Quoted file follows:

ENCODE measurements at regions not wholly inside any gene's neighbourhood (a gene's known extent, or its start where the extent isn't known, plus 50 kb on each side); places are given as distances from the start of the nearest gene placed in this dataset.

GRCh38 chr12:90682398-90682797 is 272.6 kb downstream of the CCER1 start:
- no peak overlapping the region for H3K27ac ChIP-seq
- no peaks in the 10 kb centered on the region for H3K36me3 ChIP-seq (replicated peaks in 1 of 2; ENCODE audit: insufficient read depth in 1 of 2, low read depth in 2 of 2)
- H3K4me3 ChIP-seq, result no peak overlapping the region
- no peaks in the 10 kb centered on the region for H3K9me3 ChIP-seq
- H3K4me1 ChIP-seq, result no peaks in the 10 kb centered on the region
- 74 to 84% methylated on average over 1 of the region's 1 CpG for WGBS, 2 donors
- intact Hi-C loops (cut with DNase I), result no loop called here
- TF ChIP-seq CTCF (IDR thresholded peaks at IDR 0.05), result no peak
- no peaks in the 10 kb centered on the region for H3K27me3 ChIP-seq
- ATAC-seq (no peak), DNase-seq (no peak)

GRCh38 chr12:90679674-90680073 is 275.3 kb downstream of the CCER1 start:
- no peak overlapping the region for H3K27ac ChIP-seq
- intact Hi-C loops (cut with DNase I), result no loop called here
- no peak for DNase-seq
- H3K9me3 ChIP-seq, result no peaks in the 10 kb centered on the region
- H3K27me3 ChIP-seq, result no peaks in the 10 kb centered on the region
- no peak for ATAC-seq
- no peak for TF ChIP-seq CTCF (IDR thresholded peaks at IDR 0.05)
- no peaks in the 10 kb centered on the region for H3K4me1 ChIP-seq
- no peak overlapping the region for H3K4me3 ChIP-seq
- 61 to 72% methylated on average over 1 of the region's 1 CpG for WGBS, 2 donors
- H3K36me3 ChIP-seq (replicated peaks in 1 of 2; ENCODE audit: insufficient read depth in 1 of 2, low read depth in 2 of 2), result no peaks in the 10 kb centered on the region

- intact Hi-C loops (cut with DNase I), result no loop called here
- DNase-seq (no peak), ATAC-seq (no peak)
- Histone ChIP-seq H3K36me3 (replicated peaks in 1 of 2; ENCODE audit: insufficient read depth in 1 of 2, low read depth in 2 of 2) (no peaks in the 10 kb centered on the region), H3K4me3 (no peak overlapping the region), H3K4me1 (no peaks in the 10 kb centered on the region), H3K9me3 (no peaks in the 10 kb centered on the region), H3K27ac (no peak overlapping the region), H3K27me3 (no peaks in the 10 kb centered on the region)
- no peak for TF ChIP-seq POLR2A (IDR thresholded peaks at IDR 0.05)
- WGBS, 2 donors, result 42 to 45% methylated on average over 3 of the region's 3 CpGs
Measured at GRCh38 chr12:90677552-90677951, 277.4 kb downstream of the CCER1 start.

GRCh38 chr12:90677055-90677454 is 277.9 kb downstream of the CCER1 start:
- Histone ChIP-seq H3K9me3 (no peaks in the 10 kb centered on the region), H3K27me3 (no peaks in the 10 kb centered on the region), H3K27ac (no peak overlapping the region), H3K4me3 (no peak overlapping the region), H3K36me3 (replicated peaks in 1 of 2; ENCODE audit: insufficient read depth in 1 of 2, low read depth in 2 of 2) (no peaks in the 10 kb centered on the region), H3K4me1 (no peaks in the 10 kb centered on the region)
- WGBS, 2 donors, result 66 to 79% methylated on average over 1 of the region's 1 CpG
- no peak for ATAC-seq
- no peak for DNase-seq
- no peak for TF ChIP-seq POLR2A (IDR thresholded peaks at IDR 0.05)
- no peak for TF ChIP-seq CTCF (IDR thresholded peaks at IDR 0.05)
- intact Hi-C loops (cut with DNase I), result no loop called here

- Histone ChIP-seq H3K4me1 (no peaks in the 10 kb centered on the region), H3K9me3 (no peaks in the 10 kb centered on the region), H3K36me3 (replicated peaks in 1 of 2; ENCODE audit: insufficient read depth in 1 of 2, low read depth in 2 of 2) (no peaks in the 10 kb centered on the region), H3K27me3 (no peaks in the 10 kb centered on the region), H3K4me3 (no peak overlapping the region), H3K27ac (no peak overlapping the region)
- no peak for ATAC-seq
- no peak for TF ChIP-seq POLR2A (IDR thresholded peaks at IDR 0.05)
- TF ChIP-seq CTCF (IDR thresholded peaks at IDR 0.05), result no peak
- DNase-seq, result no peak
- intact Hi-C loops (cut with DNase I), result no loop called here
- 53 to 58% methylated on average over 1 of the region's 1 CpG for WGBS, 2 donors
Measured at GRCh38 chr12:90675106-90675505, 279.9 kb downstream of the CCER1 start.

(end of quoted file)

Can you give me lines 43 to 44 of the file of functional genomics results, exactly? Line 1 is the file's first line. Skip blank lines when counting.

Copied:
- DNase-seq, result no peak
- intact Hi-C loops (cut with DNase I), result no loop called here